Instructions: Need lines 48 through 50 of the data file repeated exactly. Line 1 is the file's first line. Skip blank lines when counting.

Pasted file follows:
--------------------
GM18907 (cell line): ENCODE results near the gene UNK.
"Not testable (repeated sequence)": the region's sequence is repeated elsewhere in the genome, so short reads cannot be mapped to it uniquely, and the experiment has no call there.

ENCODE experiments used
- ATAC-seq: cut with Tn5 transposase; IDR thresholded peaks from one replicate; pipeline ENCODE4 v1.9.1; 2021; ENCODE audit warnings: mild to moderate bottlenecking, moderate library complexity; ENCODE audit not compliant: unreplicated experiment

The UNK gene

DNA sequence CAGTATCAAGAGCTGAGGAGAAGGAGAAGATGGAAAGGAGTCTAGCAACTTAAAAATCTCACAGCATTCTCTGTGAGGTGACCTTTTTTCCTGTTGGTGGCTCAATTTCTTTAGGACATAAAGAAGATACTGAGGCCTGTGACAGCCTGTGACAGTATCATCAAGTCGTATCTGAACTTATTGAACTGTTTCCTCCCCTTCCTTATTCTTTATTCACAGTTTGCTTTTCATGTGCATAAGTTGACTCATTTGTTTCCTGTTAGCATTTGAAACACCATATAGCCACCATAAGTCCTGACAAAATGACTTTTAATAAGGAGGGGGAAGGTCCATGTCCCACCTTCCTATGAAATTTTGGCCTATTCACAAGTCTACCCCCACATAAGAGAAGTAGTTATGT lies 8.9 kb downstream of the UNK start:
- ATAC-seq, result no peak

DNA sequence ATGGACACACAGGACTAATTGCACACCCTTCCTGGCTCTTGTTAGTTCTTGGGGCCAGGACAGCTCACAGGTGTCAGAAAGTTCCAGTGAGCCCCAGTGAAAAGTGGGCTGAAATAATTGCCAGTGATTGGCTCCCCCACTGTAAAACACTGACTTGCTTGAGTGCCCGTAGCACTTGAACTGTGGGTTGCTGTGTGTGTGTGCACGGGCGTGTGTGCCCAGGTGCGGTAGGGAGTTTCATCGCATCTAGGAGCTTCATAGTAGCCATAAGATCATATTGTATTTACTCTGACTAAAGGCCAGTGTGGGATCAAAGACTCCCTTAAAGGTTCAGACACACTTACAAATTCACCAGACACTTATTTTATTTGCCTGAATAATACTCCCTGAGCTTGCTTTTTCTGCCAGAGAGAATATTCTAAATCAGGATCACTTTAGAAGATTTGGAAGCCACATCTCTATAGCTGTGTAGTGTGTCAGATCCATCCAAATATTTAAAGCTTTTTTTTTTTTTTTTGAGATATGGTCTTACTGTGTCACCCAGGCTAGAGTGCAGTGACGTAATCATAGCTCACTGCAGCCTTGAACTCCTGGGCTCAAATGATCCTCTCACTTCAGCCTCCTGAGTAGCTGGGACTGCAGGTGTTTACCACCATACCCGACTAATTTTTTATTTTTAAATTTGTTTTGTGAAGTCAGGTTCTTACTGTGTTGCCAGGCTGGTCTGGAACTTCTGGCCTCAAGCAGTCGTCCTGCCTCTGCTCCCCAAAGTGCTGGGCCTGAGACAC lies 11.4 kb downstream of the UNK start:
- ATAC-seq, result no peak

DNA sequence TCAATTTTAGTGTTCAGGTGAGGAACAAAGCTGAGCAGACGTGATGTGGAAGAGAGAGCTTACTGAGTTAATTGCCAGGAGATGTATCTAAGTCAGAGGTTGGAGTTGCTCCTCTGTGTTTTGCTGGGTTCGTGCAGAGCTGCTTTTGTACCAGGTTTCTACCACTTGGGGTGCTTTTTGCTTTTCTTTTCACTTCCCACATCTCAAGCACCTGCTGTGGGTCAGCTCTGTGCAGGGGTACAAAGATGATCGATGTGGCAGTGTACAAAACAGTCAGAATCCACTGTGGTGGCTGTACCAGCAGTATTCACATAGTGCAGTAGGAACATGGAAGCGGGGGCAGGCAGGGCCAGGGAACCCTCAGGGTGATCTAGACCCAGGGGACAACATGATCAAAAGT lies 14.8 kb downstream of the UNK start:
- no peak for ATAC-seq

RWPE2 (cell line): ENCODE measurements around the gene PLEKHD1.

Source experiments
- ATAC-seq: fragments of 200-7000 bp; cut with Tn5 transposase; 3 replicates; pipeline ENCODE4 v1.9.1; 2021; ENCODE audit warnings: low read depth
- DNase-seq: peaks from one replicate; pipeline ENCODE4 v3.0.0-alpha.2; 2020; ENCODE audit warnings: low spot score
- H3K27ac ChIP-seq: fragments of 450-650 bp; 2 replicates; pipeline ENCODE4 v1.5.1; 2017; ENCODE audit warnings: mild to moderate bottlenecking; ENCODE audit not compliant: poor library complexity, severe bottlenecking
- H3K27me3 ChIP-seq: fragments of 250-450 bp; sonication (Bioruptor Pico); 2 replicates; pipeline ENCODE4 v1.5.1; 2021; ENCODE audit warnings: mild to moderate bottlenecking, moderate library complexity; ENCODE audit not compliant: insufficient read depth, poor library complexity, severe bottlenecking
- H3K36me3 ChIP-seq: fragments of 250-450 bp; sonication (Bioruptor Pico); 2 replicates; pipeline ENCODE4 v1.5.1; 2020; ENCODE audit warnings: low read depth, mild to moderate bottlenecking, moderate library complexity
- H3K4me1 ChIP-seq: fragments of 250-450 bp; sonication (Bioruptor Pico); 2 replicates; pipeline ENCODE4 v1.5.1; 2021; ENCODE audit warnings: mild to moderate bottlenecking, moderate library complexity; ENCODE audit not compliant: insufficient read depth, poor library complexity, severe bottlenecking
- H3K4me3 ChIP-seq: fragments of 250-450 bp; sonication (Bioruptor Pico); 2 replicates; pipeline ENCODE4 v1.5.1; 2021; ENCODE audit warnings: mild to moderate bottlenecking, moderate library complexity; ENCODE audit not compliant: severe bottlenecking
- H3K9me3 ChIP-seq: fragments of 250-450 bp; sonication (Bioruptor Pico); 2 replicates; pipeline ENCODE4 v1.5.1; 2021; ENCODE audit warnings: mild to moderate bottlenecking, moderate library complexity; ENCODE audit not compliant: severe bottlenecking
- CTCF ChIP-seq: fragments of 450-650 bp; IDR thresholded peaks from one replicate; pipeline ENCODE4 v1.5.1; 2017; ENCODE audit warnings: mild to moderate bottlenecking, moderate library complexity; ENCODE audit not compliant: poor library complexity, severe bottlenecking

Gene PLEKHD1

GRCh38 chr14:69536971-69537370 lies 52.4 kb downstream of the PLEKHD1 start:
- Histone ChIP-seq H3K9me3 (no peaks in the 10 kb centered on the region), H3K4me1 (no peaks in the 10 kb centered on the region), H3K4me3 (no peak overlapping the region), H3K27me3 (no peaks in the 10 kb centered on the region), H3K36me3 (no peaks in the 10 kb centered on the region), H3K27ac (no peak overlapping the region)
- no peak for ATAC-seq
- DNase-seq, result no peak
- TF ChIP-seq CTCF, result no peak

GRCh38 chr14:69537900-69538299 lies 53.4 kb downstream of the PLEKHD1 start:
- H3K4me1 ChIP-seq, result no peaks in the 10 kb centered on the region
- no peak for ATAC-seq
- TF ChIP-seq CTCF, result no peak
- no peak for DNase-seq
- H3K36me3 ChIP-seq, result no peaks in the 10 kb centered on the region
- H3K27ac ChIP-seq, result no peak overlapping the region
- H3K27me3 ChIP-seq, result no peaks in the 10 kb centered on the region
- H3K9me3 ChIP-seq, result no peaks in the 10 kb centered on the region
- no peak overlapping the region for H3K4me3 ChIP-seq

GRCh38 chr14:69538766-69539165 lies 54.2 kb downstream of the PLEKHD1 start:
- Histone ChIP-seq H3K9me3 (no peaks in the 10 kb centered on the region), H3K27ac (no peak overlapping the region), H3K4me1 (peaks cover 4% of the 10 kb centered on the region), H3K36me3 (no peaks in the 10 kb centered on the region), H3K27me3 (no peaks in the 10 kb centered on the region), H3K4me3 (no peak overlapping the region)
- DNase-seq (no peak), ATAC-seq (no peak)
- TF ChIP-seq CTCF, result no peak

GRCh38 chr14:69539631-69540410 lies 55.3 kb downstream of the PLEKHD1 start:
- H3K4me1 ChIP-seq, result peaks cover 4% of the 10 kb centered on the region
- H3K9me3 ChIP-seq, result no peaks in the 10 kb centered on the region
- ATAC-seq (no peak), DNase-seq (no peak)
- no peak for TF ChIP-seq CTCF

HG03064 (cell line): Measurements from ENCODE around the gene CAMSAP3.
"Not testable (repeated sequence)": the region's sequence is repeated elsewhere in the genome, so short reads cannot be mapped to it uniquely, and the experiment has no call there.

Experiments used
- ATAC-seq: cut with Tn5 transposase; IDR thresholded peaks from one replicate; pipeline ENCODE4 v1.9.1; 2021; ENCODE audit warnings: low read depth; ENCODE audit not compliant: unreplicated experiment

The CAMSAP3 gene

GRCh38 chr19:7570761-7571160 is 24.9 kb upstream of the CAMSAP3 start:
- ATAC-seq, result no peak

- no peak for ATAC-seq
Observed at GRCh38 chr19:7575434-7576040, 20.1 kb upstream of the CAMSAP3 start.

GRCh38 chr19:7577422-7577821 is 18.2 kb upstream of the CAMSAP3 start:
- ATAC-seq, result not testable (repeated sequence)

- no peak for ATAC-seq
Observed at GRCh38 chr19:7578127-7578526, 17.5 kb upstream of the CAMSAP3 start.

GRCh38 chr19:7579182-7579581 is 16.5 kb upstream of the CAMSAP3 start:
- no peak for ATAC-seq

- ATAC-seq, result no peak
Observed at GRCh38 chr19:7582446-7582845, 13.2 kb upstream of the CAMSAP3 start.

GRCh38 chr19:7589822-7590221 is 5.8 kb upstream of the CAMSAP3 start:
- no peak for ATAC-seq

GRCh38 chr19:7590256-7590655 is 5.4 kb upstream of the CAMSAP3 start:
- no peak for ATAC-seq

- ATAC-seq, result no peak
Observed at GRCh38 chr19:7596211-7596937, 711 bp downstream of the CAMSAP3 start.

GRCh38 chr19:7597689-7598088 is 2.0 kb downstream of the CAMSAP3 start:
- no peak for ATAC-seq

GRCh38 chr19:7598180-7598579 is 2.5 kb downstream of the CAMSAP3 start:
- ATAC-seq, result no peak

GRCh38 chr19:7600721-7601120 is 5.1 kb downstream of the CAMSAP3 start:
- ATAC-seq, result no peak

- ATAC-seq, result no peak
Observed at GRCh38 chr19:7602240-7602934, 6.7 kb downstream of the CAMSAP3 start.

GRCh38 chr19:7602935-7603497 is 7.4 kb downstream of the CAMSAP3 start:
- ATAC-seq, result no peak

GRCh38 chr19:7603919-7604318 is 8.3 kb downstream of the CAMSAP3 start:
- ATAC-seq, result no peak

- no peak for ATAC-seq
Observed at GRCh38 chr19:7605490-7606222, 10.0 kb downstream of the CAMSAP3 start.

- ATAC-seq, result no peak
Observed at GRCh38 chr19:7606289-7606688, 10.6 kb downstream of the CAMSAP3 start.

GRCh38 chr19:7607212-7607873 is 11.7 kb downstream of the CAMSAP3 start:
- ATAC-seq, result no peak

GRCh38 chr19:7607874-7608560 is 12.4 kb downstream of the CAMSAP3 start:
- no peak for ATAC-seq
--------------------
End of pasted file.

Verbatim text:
HG03064 (cell line): Measurements from ENCODE around the gene CAMSAP3.
"Not testable (repeated sequence)": the region's sequence is repeated elsewhere in the genome, so short reads cannot be mapped to it uniquely, and the experiment has no call there.

Experiments used